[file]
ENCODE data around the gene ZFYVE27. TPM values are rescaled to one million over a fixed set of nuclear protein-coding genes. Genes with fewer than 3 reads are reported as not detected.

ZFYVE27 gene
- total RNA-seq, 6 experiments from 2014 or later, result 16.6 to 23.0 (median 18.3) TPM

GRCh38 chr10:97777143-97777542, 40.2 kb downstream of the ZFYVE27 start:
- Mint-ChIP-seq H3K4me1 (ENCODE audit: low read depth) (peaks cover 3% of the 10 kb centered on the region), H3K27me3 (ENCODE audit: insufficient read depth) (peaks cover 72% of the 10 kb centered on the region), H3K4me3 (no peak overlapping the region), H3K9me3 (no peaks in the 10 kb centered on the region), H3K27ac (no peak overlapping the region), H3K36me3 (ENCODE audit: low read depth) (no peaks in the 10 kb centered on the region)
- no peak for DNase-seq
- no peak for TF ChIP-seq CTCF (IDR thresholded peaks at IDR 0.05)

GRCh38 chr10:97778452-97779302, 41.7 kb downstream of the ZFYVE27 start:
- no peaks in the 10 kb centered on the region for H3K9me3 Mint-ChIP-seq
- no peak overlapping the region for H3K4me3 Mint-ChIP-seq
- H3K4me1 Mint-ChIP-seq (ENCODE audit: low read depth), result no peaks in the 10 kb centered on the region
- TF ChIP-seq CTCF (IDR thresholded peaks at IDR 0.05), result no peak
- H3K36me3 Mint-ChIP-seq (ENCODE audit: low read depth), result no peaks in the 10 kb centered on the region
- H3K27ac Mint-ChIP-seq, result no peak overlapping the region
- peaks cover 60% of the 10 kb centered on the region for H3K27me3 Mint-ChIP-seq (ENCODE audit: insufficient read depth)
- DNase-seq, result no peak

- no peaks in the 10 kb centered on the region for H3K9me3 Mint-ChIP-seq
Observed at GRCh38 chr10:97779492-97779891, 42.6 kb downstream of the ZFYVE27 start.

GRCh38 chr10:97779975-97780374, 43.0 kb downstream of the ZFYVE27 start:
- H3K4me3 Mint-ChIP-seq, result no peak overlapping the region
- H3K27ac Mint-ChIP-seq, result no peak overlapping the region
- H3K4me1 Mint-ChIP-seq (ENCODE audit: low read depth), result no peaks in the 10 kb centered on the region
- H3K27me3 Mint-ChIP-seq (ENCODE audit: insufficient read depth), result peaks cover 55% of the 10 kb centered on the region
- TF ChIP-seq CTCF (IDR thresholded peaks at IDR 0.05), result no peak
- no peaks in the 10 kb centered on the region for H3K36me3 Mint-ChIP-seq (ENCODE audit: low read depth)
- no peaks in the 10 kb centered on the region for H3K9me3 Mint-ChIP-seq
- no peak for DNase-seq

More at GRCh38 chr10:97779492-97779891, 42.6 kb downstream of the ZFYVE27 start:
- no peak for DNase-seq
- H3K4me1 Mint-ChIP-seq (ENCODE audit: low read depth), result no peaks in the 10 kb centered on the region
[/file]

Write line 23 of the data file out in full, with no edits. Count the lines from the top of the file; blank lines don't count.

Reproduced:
- H3K27me3 Mint-ChIP-seq (ENCODE audit: insufficient read depth), result peaks cover 55% of the 10 kb centered on the region